Get a cup of coffee or tea -- this is a long one.
There was a point in my life in which I attempted to walk away from my faith tradition. I considered converting to another. I didn't though. It isn't that I decided that my particular tradition was true and others were false, it is just that it was who I was. I felt that in various ways my tradition had been part of what formed me.
It's like my citizenship. It is not that I just happen to live in America, I am an American. There is a lot, really a lot, that I don't like about America, but it is my country. I feel that I have a right and the responsibility to speak up when I think it is going the wrong way. I feel I can say with a sort of authority what part of it is ridiculous and what is important and worth preserving. I feel the same way about my faith tradition. I feel comfortable moving from one sub-group to another, but I thought that I would never feel quite authentic if I completely jumped ship.
I stopped attending church when I found that I could not say that I believed any of the things that I had been taught. I came back because I missed the experience of communal worship and individual prayer so much it hurt. Every now and then someone will ask me why I go to church. I often tell them, "Because they let me sing." That is not the whole story, but it is part of it.
We moved to Our Small Town 15 years ago. It was about 13 years ago that I decided to go back. Hubby had never stopped going, and he always took Andrew. Andrew was in a program during a service and I went. I stood there, sang songs and looked at the candles and knew I wanted to come back. I told the pastor, "I want to practice my faith and, at least for a while, not worry about whether I believe anything." I was fortunate that he was one who could understand and accept that. Many Christians find practicing without really believing to be hypocritical. For them, the whole point is to make that leap of faith and believe.
Over the years I have become more and more comfortable in church. Every now and then someone will ask me what I believe and I often tell them I don't know. I don't know what I believe. I just live here.
It is a painful, complicated story, but we resigned from a congregation about four years ago. I never thought I would resign. Drift off and stop attending or transfer my membership to a different congregation, sure, but resign? Who does that?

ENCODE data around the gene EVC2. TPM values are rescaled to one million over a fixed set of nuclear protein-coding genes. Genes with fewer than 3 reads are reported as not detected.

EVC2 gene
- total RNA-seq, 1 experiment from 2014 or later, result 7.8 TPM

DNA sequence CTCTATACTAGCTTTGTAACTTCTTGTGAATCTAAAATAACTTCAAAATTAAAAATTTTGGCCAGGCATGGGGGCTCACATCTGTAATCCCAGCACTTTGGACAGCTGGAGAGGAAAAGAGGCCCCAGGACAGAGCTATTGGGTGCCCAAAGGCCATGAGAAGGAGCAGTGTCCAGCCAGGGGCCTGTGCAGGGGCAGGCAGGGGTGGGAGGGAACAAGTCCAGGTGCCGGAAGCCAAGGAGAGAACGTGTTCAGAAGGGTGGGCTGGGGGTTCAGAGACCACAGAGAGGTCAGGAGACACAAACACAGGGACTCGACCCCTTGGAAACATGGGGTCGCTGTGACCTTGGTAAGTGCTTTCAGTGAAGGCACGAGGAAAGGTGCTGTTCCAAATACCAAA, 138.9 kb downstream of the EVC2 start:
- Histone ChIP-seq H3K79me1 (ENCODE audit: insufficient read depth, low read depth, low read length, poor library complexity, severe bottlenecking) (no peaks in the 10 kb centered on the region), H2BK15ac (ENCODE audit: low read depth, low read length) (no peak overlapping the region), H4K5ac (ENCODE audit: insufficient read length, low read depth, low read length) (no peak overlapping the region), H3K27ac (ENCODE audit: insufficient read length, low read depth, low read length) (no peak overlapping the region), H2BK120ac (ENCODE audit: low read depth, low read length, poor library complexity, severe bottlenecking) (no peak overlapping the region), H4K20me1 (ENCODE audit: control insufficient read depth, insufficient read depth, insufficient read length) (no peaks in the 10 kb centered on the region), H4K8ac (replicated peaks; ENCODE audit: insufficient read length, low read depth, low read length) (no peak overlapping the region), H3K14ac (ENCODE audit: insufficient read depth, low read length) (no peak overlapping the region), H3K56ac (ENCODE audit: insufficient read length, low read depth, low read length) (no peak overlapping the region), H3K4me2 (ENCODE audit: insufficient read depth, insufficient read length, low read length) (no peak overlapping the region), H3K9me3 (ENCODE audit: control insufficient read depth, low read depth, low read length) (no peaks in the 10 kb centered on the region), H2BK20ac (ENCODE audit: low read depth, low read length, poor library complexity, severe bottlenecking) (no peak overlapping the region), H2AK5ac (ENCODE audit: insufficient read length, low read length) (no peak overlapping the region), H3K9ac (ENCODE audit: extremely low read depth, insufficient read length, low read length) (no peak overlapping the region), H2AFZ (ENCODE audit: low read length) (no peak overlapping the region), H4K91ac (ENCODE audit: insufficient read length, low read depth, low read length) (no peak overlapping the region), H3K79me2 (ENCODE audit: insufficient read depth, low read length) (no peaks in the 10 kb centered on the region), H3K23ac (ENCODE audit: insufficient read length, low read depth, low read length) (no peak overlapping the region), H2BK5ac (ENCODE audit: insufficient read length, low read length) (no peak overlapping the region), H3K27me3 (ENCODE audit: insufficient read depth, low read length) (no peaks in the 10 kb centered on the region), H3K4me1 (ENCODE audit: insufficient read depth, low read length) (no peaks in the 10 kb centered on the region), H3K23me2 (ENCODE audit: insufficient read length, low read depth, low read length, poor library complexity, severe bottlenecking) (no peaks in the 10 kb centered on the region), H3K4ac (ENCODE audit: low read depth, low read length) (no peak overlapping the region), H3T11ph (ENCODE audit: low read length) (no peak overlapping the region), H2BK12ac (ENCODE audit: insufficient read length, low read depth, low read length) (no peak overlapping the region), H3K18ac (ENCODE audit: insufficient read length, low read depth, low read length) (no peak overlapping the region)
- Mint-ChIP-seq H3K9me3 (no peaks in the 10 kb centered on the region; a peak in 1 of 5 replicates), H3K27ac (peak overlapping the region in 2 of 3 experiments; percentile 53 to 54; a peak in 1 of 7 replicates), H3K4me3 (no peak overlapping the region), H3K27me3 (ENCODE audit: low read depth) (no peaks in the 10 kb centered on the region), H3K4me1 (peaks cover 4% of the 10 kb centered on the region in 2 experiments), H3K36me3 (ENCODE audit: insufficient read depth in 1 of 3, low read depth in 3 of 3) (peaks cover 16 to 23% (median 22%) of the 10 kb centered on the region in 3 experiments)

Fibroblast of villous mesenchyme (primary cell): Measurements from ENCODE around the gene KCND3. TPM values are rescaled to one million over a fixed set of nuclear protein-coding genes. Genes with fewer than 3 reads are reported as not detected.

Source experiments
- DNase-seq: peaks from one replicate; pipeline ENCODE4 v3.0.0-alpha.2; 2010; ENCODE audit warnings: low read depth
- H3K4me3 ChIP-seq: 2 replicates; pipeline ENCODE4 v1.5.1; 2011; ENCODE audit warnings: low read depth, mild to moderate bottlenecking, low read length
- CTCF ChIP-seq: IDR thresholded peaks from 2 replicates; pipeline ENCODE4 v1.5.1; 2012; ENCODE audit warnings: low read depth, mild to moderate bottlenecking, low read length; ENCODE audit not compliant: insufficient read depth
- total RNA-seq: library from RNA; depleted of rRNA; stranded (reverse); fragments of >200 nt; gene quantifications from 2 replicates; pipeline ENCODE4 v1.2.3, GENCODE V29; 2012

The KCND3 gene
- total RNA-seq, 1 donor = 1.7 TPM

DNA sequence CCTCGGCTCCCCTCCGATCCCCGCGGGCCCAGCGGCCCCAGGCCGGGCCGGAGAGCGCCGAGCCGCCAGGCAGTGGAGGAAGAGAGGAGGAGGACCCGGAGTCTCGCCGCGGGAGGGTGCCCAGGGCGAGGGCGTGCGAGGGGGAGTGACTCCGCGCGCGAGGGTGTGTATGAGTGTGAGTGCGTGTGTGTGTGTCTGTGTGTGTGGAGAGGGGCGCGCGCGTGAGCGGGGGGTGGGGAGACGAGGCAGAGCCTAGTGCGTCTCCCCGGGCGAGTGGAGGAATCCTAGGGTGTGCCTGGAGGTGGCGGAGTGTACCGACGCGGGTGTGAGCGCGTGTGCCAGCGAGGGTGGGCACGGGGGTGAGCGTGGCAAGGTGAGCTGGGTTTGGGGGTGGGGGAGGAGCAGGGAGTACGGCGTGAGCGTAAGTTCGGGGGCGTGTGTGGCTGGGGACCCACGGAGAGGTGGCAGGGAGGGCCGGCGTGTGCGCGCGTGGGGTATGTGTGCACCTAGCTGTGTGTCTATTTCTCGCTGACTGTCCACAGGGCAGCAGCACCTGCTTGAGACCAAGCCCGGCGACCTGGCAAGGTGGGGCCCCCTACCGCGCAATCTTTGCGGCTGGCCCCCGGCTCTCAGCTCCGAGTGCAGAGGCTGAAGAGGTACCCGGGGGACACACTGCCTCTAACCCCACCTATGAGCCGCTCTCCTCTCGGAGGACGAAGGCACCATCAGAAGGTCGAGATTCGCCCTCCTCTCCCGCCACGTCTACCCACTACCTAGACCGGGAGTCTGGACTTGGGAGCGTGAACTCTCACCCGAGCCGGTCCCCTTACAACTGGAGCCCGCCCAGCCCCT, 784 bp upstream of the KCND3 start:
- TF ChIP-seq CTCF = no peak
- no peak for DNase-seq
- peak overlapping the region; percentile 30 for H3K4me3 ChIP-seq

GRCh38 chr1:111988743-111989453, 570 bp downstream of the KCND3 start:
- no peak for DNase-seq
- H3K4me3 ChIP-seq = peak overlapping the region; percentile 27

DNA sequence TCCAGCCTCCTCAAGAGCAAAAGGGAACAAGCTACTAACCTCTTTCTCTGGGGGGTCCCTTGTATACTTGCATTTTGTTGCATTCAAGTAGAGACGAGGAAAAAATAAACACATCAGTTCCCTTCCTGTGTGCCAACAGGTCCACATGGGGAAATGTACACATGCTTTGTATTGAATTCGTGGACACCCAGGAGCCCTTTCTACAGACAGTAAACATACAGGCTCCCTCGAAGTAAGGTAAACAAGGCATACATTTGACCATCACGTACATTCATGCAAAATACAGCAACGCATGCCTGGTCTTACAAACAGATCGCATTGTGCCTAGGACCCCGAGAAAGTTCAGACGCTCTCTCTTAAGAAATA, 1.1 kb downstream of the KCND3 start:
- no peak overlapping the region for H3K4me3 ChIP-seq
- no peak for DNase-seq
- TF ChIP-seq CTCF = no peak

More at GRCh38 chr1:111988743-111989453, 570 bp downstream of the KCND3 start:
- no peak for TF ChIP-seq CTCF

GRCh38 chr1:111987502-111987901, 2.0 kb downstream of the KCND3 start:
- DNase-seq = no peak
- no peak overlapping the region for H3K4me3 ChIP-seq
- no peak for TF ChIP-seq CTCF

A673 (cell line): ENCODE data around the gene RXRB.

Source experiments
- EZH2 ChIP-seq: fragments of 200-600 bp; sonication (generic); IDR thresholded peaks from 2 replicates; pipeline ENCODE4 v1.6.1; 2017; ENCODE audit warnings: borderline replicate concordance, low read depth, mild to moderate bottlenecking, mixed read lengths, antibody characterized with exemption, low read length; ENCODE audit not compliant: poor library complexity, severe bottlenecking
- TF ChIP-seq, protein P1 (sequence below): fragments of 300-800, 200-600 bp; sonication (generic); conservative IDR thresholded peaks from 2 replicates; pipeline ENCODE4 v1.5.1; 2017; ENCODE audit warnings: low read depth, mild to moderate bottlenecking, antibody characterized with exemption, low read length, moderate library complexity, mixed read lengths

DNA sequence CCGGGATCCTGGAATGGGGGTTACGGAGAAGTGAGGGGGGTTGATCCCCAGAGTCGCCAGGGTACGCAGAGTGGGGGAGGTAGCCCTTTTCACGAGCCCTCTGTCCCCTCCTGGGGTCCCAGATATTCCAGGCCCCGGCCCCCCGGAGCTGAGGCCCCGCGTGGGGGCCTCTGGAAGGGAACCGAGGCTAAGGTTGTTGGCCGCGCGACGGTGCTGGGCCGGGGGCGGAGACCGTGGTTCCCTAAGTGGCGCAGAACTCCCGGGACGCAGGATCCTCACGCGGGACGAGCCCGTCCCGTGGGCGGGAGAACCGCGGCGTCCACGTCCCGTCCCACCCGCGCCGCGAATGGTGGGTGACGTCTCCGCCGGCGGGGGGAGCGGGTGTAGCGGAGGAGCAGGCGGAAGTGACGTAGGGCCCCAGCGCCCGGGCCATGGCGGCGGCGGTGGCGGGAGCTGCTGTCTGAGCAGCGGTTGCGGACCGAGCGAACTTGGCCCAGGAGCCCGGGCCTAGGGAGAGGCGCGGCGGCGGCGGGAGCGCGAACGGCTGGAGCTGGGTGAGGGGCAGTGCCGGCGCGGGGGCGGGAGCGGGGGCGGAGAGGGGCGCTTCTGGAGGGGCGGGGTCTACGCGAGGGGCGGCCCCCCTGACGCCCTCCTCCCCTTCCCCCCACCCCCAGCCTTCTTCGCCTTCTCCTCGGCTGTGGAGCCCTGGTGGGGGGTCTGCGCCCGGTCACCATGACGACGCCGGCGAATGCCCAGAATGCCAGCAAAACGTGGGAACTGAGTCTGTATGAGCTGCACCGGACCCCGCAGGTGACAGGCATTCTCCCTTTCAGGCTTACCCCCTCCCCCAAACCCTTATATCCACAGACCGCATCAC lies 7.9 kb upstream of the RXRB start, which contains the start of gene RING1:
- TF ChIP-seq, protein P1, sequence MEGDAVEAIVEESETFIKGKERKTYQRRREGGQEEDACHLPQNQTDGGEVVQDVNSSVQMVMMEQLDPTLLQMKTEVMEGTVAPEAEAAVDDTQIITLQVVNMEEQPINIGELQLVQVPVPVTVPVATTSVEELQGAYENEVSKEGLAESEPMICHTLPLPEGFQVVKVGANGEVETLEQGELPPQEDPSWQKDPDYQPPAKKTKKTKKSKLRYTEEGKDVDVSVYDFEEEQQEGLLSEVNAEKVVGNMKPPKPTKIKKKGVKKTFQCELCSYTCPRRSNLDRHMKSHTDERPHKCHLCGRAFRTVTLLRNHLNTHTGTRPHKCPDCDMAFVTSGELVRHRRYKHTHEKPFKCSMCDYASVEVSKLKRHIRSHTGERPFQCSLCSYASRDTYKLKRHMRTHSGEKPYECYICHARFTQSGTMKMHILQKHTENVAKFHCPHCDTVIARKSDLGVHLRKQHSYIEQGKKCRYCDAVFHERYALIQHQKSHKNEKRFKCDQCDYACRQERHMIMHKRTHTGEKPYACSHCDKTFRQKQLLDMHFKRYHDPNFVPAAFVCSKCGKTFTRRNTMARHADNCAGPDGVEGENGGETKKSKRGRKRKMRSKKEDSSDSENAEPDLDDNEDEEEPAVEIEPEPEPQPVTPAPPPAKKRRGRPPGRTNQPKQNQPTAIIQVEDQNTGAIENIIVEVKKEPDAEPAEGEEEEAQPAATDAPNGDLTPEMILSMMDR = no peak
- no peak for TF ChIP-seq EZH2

Parents of a gay son do it -- when the church council has just voted that a gay man may not serve communion.
The president of the congregation asked me not to resign. I asked her if Carl wanted to come back to church, if he wanted to serve communion, would he be allowed? She was silent, and I handed her the resignation letter. Not coincidentally, the Sunday that I handed in my letter of resignation was the same day the Pastor resigned. She was the first woman pastor I had ever had. Unlike me, she was not resigning as an act of protest. She had already protested, and now she was being run off. I had told her a month before that I would stay and support her as long as she was staying, but that if she decided to go, I would appreciate being told. Three families resigned that Sunday.
As we looked for a new congregation, all I cared about was that they were open and affirming. I never wanted to go through that battle again. Various congregations would be recommended to us -- this one had a lesbian who was on the council, taught adult Sunday school another had several gay members who felt very comfortable. Only one though had officially gone through a process resulting in a congregational commitment to be open and affirming.